This is the definition of a blind spot: More than four in five agile coaches lack formal coach training, but only half of us seem to know or care about that gap.
Our Missed Impact
So, what’s the big deal? You may ask. Isn’t the primary value of any coach their expertise in a given field? Fair question. Here’s why this matters.
The International Coaching Federation defines coaching as “partnering with clients in a thought-provoking and creative process that inspires them to maximize their personal and professional potential.”
So, if you’re a world-class expert in products or teamwork or leadership, but you can’t get your clients to embrace any of your advice, why bother?
Here’s a test. When was the last time you had a colleague or client say something like the following?
- This is the first time we have agreed on anything as a team. You have some special powers.
- Thank you for the conversation last week. I’ve already started speaking truth to power much more confidently.
- No one has ever spoken to me this way before. It’s refreshing to have someone hold the mirror for me.
This is the job. If you’re not seeing progress on the greatest professional challenges your clients are facing, then you have a coaching skills gap.
The deeper your coaching skills, the deeper it changes your perspective as a changemaker, the deeper the impact we have.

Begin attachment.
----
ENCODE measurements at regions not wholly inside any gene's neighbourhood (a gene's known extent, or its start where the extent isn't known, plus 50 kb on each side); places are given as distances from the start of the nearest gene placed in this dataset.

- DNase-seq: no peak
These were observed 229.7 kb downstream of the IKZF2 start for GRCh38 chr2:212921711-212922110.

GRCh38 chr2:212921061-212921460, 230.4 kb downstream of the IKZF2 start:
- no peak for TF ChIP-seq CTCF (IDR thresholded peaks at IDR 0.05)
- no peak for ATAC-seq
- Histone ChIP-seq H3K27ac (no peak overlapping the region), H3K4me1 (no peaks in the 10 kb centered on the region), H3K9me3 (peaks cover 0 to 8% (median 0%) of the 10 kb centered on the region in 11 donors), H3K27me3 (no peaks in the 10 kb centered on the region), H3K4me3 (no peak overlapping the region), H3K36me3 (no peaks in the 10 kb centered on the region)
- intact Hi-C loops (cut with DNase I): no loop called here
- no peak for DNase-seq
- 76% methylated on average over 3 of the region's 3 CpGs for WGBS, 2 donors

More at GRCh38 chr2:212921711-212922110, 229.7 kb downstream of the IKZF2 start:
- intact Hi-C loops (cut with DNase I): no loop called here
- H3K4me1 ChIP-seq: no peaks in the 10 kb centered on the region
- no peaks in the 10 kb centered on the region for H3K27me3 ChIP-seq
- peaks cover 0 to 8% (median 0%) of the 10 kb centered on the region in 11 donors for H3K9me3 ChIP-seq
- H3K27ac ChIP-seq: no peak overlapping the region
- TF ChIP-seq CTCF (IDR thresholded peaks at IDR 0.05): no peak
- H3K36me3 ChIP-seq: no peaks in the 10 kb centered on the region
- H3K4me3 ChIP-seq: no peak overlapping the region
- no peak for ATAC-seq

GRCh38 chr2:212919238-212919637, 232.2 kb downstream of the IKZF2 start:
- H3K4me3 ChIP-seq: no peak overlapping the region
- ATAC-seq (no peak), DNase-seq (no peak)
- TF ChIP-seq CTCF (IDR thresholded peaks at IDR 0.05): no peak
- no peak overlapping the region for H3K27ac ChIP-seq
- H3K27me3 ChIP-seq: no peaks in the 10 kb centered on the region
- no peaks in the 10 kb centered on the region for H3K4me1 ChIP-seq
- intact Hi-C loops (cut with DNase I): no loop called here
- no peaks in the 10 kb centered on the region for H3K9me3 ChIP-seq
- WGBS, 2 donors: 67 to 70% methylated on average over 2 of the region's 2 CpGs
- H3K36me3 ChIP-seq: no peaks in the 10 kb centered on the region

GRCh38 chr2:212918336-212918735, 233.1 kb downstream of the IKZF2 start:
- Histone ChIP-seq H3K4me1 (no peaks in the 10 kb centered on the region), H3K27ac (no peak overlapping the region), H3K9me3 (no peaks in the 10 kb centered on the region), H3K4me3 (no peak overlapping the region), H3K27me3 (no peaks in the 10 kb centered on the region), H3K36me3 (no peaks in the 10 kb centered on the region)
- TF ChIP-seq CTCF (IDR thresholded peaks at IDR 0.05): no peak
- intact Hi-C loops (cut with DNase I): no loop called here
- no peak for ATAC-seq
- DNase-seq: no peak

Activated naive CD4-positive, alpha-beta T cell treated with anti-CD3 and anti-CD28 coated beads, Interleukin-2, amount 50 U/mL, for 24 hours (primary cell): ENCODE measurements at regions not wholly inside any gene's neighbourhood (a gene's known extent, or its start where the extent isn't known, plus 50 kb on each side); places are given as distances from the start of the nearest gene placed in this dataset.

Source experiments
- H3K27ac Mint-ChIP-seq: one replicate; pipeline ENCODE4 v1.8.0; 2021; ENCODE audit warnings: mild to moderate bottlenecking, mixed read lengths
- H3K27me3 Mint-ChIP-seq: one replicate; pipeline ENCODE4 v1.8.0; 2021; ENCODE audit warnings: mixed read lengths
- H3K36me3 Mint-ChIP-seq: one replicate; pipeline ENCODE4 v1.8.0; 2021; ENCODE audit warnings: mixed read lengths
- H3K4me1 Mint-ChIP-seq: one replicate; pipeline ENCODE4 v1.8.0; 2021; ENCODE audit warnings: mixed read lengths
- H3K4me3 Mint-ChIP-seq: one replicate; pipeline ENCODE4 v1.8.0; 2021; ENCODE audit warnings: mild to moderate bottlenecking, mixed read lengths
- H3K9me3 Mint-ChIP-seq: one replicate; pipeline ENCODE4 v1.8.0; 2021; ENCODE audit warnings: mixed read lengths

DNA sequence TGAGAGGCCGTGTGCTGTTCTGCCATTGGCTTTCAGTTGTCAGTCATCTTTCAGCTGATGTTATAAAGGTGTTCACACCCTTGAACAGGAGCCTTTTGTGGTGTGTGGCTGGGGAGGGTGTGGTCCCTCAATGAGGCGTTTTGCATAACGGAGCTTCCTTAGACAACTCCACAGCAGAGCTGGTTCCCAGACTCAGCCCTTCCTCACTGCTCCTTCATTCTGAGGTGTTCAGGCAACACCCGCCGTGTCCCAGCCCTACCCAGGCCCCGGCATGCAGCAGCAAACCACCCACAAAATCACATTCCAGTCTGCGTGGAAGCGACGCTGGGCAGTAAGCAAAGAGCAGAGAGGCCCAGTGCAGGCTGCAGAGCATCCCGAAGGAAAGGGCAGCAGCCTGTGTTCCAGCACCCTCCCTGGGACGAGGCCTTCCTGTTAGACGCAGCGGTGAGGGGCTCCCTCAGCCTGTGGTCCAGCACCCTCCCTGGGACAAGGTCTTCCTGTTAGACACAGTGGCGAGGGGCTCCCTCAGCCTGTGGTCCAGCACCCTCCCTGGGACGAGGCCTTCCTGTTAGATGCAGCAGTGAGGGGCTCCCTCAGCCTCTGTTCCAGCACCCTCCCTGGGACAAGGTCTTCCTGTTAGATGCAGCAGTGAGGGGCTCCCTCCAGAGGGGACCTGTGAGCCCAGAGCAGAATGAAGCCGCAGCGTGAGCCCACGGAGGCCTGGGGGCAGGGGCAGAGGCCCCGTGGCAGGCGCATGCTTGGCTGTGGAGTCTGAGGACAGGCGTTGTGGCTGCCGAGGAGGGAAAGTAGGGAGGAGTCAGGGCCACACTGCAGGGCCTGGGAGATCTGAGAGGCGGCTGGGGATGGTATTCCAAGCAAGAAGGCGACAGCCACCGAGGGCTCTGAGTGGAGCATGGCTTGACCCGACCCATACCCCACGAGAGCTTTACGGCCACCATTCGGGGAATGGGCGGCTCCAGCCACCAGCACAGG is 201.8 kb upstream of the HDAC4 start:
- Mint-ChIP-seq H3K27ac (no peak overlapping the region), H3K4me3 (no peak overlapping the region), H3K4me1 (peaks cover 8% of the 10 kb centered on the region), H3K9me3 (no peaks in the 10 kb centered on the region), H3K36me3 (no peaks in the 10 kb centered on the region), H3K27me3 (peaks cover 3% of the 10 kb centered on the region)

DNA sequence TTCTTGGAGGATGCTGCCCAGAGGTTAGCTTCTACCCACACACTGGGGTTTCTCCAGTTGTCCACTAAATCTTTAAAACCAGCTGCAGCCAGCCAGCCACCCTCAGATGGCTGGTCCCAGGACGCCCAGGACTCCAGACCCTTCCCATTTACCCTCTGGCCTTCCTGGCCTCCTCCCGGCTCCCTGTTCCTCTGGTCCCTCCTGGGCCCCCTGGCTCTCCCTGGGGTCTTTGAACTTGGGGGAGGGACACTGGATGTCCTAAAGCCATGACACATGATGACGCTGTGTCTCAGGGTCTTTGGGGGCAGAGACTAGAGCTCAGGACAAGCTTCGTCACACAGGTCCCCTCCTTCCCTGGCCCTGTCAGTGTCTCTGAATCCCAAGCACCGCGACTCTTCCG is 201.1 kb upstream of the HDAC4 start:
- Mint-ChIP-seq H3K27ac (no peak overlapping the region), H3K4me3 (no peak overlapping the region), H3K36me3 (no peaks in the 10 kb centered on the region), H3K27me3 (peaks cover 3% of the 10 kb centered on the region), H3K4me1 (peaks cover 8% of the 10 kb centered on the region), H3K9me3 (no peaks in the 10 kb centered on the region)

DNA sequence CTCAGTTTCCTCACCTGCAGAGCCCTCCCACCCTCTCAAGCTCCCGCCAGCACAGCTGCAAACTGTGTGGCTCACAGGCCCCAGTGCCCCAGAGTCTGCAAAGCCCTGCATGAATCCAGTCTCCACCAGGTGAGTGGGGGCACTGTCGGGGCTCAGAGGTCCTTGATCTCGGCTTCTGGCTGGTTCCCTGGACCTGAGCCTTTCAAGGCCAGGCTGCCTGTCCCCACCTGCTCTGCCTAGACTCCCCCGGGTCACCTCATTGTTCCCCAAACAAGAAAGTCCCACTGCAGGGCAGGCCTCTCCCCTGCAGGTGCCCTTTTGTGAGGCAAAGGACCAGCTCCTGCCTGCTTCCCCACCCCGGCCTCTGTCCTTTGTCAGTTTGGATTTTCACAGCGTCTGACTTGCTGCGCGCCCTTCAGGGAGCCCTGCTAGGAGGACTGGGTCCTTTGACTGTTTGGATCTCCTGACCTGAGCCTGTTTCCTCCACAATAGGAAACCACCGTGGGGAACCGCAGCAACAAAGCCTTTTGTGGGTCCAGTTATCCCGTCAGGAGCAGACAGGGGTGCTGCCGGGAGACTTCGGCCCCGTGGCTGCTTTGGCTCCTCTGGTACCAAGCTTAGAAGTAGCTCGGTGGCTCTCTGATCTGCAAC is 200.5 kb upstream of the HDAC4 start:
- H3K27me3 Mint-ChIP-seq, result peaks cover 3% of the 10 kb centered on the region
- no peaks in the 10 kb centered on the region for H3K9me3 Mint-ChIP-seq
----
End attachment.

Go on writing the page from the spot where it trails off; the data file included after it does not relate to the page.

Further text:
The report confirms this. Coaches who claimed one or more master-level certifications no longer viewed culture and mindset as their primary challenge. Instead, they were able to shift their focus to the “greater challenges in the suitability of the existing organizational structure for agility.”
While our blind spot is significant, there is a bright side: it’s also very easy to fix. Ready to bridge the gap and start focusing on your coaching skills? Here are three steps to take.
- Get Mentored – Every coach also needs their own coach. Find one of the “Master” coaches the report describes, and get candid about your goal to get stronger. Be flexible with who helps you and how they help in the short term versus the long term.
- Get Trained – There are countless ways to learn about coaching. That mentor can recommend several options ranging from formal university programs, to expensive certifications, to free self-paced learning (e.g. Scrum Alliance Path to Coaching).
- Get Feedback – Ask your clients how motivated they are about change. Ask how pleased they are with their progress. Ask whether your explanations, advice, or questions are helpful. This will inform you which training to explore, and give you the stuff to work on with your mentor.
To summarize, the latest data confirms the stereotype that agile coaches are “strong in agile, weak in coaching.” However, now that we know this gap actually matters, we are left with an encouraging truth: of all the flaws to have as a community, this one is at least very straightforward to address. We just have to be willing to coach ourselves through our own personal transformation to the next level.